This year, Black Friday is especially important. It will signal whether the recession will continue to hurt retailers, since 18% of retail sales occur from Black Friday through Christmas. This year, the National Retail Federation is projecting a 1% decline, which is up a bit from last year's drop of 3.4%.
The name "Black Friday" is from accounting, which uses black to signal profit and red to signal loss. Black Friday has been the unofficial beginning of the Christmas season since the 1930's. In fact, President Roosevelt moved Thanksgiving up a week during the Great Depression because retailers wanted an extra week of shopping revenue. This pleased retailers, but irritated shoppers, who had to change plans.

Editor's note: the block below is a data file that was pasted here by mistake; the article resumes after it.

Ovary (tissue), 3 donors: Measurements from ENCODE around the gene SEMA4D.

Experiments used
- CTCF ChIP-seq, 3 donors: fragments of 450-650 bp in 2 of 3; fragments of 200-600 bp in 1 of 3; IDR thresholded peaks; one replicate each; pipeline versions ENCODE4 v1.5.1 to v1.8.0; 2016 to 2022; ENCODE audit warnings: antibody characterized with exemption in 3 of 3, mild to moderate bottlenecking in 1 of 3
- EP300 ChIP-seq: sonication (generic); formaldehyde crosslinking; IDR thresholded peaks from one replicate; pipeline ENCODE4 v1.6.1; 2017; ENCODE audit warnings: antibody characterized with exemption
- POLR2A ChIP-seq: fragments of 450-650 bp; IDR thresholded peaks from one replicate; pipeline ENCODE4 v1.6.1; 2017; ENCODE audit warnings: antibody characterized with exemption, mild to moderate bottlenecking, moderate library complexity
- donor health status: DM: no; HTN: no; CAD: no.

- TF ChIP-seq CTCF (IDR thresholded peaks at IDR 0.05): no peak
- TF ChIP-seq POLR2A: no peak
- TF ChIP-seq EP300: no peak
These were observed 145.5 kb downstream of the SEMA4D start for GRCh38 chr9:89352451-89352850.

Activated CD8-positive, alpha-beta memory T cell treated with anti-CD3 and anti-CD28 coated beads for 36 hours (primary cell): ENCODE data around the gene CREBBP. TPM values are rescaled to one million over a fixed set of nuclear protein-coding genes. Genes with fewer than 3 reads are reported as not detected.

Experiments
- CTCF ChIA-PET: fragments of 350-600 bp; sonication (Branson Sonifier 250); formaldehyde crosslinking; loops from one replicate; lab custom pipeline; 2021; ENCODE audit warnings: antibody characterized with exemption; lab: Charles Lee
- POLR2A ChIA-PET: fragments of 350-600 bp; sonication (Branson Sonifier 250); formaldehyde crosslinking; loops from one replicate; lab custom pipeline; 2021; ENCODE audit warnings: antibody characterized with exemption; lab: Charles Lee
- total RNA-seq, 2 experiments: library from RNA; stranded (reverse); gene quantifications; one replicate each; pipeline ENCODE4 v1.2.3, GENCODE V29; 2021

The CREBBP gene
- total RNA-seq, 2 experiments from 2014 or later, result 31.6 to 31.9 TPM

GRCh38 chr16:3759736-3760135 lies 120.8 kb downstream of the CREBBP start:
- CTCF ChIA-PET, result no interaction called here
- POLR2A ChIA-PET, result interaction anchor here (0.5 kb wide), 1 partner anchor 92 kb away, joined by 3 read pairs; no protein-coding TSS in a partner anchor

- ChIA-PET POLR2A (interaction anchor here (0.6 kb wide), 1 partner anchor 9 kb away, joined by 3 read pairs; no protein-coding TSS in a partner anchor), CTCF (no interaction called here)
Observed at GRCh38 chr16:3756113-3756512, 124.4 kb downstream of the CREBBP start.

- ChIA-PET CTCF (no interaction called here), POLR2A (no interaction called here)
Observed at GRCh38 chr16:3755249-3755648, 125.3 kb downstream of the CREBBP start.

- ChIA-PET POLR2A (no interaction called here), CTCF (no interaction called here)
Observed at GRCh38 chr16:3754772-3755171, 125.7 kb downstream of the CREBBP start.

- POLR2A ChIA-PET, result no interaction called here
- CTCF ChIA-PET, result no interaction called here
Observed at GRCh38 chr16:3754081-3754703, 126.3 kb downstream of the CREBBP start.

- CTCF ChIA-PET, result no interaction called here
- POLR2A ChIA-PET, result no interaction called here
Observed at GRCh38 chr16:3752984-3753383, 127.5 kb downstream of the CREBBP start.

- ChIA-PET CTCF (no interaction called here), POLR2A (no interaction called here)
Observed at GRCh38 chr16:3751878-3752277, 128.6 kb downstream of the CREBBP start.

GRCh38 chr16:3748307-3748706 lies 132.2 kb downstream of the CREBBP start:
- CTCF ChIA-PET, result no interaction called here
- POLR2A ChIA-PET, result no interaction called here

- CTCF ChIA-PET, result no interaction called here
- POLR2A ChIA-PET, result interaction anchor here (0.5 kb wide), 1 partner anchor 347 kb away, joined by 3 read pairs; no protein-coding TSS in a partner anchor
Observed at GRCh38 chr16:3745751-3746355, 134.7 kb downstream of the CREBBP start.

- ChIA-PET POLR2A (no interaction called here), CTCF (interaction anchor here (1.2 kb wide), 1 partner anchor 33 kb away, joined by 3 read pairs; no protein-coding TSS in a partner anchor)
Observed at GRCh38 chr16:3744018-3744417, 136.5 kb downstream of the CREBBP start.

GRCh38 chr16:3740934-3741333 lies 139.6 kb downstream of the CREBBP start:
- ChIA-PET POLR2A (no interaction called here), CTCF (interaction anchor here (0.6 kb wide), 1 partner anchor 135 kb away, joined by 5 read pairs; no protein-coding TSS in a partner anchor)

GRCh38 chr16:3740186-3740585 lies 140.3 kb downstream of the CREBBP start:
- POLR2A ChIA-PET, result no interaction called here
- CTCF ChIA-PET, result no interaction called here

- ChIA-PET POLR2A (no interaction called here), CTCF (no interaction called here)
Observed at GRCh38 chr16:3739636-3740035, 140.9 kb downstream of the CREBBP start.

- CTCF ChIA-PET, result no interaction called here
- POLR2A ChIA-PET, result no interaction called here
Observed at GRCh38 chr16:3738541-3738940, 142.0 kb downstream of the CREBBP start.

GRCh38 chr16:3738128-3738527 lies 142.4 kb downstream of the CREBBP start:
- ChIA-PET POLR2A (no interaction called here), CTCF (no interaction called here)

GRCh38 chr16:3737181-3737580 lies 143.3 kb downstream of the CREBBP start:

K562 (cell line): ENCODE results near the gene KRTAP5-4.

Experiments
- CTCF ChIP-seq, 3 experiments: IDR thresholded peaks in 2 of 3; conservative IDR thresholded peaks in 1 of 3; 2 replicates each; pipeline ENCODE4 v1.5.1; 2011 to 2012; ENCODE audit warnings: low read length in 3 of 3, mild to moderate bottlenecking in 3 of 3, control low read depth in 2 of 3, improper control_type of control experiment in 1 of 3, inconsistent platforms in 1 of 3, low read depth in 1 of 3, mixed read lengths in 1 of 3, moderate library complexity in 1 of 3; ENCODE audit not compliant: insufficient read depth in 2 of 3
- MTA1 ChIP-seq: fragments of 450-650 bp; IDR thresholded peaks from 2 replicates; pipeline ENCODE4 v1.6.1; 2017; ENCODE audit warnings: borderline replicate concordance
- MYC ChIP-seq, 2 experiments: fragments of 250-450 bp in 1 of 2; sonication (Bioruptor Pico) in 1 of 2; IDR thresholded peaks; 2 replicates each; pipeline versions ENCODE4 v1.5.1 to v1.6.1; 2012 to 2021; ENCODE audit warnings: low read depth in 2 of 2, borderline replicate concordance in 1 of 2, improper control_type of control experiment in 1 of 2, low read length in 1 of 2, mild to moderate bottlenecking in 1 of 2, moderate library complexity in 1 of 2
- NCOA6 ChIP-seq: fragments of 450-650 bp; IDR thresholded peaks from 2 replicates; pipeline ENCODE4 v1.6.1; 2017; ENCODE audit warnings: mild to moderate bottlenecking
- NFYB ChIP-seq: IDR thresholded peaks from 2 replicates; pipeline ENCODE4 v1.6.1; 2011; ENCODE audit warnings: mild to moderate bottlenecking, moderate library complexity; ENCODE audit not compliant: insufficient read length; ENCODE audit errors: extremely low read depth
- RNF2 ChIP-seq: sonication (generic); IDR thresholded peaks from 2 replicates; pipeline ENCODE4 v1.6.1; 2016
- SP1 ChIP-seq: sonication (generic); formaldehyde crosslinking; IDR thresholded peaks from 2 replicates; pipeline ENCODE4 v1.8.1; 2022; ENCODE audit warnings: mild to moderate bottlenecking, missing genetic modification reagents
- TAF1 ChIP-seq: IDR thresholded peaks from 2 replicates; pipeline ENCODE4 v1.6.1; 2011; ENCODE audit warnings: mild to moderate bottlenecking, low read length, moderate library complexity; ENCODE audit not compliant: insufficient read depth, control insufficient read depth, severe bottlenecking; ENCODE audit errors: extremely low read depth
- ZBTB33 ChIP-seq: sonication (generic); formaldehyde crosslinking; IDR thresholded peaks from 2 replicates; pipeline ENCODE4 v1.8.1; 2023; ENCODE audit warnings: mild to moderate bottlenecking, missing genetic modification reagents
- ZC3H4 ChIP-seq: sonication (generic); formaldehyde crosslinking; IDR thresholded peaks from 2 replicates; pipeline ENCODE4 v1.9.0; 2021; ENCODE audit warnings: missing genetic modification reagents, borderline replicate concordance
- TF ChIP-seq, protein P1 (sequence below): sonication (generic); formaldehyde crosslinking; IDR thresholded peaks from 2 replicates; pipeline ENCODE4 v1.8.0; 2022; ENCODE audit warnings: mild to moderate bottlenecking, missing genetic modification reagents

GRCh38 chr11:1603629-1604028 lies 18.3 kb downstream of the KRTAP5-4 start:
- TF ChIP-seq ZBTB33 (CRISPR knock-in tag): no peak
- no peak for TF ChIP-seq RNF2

What It Means to You
Black Friday is also a great day to get what you want for discounted prices. To find out where the best sales are, I've compiled the best resources from other About.com guides in this article: How to Find Black Friday Sales and Deals
- Black Friday FAQ
- Why Is It Called Black Friday?
- History of Black Friday
- How to Find Black Friday Sales and Deals
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